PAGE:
I realize that’s a lot of money compared to what many people have left over after bills, but for us, it was torture. We were used to spending hundreds of dollars a week on junk we didn’t need.
The first week, I thought I would have a nervous breakdown in the grocery store. It was absolutely IMPOSSIBLE to spend less than $100 if we were going to have food in the house. I had never looked at what things cost; I just bought them! I was literally walking up and down the aisles with a calculator, talking to myself. I think I cried a few times. That trip to the store took over 2 hours.
My ex-husband ran out of money by Wednesday. He’d used all his free money PLUS some of his gas money to buy fast food, and now his tank was nearly empty. Grinning, he called my dad to dip into the $100 we had left over. Except my dad told him no. “Better find a way to get some extra money,” my dad told him. My ex was no longer laughing as he packed up one of his prized handguns and drove to the local pawn shop to sell it.
It’s probably a good thing we had one less gun in the house. Otherwise we might have killed each other.
We Finally Adjust – Sort Of
Overall, we spent two months – 4 paydays – following this plan to stop the overdraft fees. At the end, our bank account had about $90 left over, and my dad was holding $400 that he’d siphoned from our payments to him. We took the $400 to the bank and opened a savings account, which was linked to our checking account in case we ever overspent again.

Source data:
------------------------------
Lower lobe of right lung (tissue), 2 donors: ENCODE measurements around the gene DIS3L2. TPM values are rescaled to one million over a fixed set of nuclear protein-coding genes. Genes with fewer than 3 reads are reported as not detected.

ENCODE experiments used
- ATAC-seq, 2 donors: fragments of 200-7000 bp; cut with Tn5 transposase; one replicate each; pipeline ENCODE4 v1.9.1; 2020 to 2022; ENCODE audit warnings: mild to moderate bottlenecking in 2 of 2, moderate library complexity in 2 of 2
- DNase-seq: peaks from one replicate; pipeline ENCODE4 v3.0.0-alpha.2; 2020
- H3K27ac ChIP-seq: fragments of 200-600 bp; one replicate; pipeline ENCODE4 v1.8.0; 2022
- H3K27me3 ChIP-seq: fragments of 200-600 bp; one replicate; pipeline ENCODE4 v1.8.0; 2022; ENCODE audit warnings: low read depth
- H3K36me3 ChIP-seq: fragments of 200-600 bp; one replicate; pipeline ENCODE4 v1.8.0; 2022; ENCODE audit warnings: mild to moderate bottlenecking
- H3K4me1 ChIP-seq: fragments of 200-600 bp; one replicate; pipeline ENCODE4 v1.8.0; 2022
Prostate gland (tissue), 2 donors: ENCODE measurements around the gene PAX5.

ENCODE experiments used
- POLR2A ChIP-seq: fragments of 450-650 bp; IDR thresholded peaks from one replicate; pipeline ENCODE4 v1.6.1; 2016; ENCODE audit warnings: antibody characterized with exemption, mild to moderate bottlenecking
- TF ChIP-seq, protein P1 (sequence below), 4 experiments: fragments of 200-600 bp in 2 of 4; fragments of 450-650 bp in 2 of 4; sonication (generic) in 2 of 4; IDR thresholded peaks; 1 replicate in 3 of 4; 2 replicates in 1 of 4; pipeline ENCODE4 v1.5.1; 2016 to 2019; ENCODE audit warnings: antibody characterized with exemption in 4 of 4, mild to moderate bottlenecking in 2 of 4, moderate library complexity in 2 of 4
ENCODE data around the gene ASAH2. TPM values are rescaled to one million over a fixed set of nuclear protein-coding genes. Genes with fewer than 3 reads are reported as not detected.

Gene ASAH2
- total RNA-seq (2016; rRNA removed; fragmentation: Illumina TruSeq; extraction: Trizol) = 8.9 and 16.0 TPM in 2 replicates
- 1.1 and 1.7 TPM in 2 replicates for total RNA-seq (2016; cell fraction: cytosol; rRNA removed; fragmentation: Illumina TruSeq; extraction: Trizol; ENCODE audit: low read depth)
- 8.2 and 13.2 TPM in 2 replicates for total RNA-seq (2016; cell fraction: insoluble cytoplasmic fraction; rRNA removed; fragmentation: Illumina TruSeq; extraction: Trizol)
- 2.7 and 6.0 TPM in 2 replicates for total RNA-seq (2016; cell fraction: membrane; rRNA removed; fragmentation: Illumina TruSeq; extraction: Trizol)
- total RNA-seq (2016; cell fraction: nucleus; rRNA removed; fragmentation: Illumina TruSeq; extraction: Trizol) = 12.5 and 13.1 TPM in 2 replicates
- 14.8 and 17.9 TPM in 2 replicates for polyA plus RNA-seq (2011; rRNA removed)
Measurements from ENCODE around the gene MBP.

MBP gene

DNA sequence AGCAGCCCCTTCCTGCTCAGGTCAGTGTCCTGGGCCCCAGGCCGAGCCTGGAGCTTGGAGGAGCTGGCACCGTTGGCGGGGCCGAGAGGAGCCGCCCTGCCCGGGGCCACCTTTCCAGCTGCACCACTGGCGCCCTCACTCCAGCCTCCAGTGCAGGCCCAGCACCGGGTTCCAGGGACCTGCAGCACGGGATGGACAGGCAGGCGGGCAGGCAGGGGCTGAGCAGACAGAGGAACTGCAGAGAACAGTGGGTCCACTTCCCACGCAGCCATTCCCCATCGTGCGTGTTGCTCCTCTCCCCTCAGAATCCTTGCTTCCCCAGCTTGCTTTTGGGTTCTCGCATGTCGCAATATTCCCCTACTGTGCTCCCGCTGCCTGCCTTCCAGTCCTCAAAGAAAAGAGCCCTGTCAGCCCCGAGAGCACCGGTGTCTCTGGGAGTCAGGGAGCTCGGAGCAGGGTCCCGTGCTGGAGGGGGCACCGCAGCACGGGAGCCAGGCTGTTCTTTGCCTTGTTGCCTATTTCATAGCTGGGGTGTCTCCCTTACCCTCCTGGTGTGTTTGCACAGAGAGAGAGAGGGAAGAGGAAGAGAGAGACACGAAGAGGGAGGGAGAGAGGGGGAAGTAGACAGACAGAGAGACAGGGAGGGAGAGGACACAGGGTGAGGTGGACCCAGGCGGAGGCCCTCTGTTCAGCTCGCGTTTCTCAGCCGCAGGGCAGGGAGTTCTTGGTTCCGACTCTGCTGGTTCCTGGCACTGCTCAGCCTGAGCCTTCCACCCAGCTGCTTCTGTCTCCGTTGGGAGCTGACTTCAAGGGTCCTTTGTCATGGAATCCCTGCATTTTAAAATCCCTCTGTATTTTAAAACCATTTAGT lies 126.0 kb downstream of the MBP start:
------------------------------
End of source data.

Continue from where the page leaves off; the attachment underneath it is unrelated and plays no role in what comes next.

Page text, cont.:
I took this very seriously. After two months of struggling to live within our means, I didn’t want to go through anything like this ever again. But my ex? Not so much. He immediately returned to spending like we had an unlimited supply of money.
Before long, our $400 buffer was gone and we were no longer adding to it. Frustrated, I decided I was tired of trying. I wouldn’t use the money in our bank account, but I started using my credit cards here and there. I rationalized it by thinking, We’re already making the credit card payments, so a little more won’t hurt. Within weeks of “graduating” from a crash course in responsible spending, we were overdrawn again.
Where We Went Wrong
I didn’t regain control of myself and my money until after my divorce. When two spendaholics live in the same house, it’s impossible to make changes if both of you aren’t on board with them. No matter what I did, my ex was behind me undoing it. Then I would get angry and console myself with some emotional spending.
Our biggest mistake was failing to implement a budget. While we were living on a cash allowance, we should have made a budget to use after my dad stepped out of our financial lives. The system we had was working just fine. But instead, we returned to the same old habits as before.
It wasn’t feasible for my dad to give us an allowance forever. And we would have succeeded in escaping overdraft fees if we had just continued what we were doing.
Don’t be dumb like we were. Once you stop overdrawing your bank account, take steps to keep it that way!
Victory is MINE!
When I got divorced, I implemented the steps to stop overdraft fees yet again. I wrote my dad a check each payday. He gave me a cash allowance. I saved a little bit of money. And I realized I LIKED having some predictability in my finances. Now that I had no one else using my bank account, I could take control.
So I made a budget. I switched to a bank that helped me keep better track of my money. And last week, I celebrated the milestone of 10 months without paying a bank fee AND 10 months without borrowing money from my parents.
You CAN stop the cycle of overdraft fees. But understand that you are undertaking a lifestyle change, not something you can do for awhile and then stop. Change the way you think about spending, and keep your money where it belongs – in your pocket – instead of giving it to the bank.